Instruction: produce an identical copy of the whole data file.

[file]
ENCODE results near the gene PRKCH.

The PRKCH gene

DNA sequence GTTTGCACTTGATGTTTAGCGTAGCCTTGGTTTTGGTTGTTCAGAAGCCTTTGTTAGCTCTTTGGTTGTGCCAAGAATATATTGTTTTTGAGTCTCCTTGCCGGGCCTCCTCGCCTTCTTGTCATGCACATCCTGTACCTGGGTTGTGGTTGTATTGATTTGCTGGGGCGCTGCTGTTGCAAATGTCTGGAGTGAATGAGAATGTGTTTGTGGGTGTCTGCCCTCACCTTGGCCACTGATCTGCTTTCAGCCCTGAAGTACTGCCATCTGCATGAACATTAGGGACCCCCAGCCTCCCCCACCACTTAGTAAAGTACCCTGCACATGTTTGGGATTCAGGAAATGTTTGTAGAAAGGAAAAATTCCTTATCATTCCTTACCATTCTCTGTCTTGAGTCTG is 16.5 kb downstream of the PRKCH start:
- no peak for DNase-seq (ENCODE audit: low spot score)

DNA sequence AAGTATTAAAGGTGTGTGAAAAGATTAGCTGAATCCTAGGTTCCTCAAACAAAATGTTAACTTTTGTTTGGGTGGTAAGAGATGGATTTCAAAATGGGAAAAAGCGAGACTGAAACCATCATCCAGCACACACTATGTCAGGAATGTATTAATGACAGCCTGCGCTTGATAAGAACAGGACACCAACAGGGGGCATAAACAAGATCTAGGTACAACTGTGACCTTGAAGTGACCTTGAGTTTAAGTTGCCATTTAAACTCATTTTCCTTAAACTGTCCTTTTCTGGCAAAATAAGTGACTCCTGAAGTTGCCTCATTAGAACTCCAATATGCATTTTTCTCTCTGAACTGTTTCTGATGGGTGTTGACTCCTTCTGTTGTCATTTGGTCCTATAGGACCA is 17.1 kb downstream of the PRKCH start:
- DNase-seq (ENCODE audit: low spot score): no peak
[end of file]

ENCODE results near the gene PRKCH.

The PRKCH gene

DNA sequence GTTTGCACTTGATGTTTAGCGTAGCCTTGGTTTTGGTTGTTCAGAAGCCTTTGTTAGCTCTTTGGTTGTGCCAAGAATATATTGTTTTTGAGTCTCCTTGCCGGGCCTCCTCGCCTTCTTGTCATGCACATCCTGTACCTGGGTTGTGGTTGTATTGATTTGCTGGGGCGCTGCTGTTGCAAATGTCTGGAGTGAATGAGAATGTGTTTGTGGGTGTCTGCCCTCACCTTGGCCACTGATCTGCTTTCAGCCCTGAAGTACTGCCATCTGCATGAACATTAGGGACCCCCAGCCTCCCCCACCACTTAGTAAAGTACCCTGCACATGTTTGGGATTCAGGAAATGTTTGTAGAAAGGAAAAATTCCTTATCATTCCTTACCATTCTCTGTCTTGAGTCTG is 16.5 kb downstream of the PRKCH start:
- no peak for DNase-seq (ENCODE audit: low spot score)

DNA sequence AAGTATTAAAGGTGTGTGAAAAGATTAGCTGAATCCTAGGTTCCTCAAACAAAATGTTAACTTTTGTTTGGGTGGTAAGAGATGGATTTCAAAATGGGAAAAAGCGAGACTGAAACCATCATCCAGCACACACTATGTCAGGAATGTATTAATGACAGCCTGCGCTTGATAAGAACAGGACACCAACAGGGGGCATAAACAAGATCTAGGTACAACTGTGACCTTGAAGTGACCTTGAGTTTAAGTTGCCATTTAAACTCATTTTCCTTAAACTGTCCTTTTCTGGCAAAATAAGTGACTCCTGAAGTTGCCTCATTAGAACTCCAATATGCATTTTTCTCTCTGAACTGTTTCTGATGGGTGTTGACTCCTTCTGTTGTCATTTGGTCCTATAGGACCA is 17.1 kb downstream of the PRKCH start:
- DNase-seq (ENCODE audit: low spot score): no peak